Due to the recent confinement and lockdown in the United Kingdom with most institution and business premises temporarily closed, health and safety tests may not have been performed including Legionella bacteria testing. But we still have to comply with safety laws; organisations and businesses have a duty of care to protect their workers and employees as well as customers and visitors from exposure to the risk of Legionella bacteria.
What exactly is Legionella?
Legionnaires’ disease, caused by Legionella bacteria, is a fatal form of pneumonia caused by the inhalation of contaminated water droplets containing Legionella. Most hot and cold-water systems can provide an environment where Legionella bacteria can grow.
Where conditions are favourable, like suitable growth temperatures; water droplets generated and dispersed; water stored etc, then Legionella bacteria can multiply, hence increasing the actual risk of exposure. The organism can colonise any water system so they require risks to be managed efficiently.
There are currently no vaccines that can actually prevent Legionnaires’ disease. The key to preventing Legionella and Legionnaires’ disease is to ensure that building managers and owners maintain the water systems in working order to minimise the risk of Legionella growth.
Is Legionella training mandatory?
Some buildings and premises will need in-house Legionella experts who will need to complete a training course. Legionella training is actually a legal requirement for individuals who have a level of responsibility when it comes to the control and prevention of Legionella. The Health and Safety Executive or HSE, on their L8 guidance about Legionella states that poor management, lack of training and insufficient communication are contributory factors when it comes to outbreaks of legionnaires’ disease. It is extremely important that the individuals involved in evaluating risks and implementing precautions are sufficiently trained, competent and fully aware of their responsibilities.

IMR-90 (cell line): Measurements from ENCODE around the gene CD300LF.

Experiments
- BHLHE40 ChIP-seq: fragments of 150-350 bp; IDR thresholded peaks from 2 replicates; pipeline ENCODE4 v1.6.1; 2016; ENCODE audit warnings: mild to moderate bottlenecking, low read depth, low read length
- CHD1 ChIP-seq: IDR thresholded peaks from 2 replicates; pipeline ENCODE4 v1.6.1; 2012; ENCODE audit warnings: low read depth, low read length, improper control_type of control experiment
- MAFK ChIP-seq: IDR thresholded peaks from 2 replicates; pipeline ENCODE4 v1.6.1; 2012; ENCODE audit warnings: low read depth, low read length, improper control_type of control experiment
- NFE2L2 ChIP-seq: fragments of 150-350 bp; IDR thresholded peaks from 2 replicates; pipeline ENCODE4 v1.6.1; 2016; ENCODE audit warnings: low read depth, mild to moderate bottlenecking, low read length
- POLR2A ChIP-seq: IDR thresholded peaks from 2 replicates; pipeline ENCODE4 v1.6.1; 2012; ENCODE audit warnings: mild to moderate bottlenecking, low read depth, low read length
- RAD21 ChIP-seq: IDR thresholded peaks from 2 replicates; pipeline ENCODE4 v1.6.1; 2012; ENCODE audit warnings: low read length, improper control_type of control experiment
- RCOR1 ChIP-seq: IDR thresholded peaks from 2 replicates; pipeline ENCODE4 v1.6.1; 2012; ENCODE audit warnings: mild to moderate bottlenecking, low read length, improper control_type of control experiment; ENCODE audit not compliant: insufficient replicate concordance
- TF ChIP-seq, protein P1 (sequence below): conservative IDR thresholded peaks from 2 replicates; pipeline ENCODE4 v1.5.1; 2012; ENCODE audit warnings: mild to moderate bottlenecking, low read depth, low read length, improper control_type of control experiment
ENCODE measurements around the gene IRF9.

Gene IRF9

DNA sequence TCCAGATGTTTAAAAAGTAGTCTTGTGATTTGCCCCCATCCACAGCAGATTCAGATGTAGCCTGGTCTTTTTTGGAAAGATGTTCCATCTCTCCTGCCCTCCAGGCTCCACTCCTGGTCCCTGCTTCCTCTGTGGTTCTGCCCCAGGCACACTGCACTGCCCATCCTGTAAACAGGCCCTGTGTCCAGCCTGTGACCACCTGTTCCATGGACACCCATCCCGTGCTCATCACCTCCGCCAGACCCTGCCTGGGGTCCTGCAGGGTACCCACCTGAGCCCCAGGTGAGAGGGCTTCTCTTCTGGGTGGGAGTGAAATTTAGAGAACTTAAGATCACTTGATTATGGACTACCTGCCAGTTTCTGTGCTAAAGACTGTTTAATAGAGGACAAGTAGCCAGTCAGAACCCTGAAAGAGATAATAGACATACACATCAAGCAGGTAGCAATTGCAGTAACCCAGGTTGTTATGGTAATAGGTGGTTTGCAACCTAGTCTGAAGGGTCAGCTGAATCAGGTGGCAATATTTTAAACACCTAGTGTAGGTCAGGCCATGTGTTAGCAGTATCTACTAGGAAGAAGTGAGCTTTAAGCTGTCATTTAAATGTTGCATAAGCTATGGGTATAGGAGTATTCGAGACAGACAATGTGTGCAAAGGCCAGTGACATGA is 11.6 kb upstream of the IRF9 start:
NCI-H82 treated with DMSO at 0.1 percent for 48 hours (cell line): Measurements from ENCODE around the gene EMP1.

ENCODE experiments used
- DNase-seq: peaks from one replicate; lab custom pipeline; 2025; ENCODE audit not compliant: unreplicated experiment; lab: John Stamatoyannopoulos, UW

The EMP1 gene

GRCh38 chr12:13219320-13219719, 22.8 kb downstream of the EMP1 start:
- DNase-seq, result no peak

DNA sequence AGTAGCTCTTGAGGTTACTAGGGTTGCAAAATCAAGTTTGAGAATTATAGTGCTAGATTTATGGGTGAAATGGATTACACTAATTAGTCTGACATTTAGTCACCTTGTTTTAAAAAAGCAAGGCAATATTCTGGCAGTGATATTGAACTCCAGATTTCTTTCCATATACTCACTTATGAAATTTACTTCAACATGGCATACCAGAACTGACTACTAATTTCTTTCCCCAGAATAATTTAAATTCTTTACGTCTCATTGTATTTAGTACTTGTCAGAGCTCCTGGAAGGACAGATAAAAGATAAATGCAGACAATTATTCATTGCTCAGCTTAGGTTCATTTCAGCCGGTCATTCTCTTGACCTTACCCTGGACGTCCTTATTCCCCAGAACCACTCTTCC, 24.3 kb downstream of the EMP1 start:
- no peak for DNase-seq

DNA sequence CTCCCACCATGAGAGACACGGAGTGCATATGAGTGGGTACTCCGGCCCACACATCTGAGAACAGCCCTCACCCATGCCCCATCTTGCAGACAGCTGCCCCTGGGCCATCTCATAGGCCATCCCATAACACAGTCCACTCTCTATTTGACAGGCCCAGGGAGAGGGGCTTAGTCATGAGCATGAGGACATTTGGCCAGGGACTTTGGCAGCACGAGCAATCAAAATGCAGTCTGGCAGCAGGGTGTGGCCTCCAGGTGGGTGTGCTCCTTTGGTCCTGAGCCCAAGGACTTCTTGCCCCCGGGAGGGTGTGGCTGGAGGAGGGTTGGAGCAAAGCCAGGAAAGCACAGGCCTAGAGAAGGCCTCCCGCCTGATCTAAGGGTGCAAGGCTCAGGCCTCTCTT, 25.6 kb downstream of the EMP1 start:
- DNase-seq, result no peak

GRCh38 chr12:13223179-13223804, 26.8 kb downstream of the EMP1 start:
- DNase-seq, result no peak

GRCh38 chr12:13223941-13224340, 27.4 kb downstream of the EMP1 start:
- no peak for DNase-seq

Current regulations require workers to make full use of those control measures. Workers are required to implement arrangements for the management of safety and health, to have access to reliable safety advice and to provide workers with sufficient information, training and instruction.
The Health and Safety Executive or HSE highlights the importance of suitable Legionella training of relevant members of the staff by bringing up the question: are the roles of all members of the staff involved in the control clearly defined and have they received suitable training?
The Legionella training frequency should be proportionate to workers’ ability to retain information about the bacteria. New employees starting with certain level of responsibility when it comes to Legionella control and prevention need to receive suitable training upon starting their role. It is recommended that training for relevant members of the staff is carried out once per year in order to refresh knowledge.
Legionella is different to other bacteria. Legionnaires’ disease is a fatal type of pneumonia, usually contracted by inhaling airborne water droplets containing viable Legionella bacteria. These droplets can be created, for instance, by water outlets, wet air conditioning and hydrotherapy baths, among other things.
Testing for Legionella
While the implemented control measures might need to be adapted to ever-changing circumstances, the responsible individual needs to be able to demonstrate control of the risks to a reasonably practicable level.
Legionella can usually colonise water systems that remain at temperatures between twenty and forty-five degrees Celsius, where a nutrient source is available enabling growth. As many companies and large firms increasingly move to remote and homeworking arrangements during the COVID-19 pandemic, the demand for water in several office and commercial buildings will be considerably reduced. As demand goes down, the risk of stagnation increases. With lower turnover we can definitely see increases in temperatures of the water as pipes warm to ambient levels. This risk might be increased even further as the available maintenance engineers is reduced due to illness, lockdowns or travel restrictions.
It is advisable to continue providing access to your building or site to enable the engineer of your choice to maintain Legionella testing services and, whether or not the staff or engineer is provided access, to continue communicating with service providers, they will be able to advise you on suitable adaptations to the control scheme in response to the potential change in circumstances and increase in risk.